Monday, August 9, 2021
A Lantern Remembering Family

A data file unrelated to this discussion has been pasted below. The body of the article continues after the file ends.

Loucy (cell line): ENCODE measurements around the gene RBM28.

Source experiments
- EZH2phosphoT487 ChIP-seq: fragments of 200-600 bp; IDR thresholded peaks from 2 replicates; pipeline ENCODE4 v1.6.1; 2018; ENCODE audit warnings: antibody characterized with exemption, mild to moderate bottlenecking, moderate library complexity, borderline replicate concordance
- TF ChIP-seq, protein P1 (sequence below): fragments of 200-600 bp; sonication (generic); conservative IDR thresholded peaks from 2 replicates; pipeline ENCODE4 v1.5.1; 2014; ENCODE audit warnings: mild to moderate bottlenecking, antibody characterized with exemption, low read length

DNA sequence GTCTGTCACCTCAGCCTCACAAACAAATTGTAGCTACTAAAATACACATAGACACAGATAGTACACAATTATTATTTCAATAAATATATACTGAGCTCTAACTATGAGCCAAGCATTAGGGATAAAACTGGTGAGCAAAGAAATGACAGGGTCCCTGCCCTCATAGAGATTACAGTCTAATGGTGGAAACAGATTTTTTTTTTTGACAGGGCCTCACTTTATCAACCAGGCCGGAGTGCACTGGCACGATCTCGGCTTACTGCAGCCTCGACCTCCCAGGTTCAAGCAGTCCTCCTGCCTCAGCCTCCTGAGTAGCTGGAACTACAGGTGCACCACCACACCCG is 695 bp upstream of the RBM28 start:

Graves of horses, graves of dogs. Nobody is sadder than me. A week before she visited I drove to Vermont and climbed Ascutney in order to remember who I am. The devil gets in your face and you brush him aside, tired at last of playing zero-sum games, all he ever has to offer. I am mountains now, now I am starlight on violets in clearings, now I am the darkness in which moons and stars are possible. Teach all boys to bake bread, make them read Emily Dickinson, let them be alone a lot, trust them to figure nonviolence out. Violins ascending scales not used since the Hittites obliterated the Hurrians. Get lost, got it? The better way is in your mind awaiting your willingness to try it. Only now knowing the Goddess I live with is older even than Christ. Trust me, the journey ends, often before the body does. Kids who leave their bikes out in the rain, parents who let it go. Suddenly the light here is straight out of Maxfield Parrish, luminous golds and yellows, compass-like blues, as if the heart were remembering it is a lantern remembering family everywhere. And with that, shall we begin?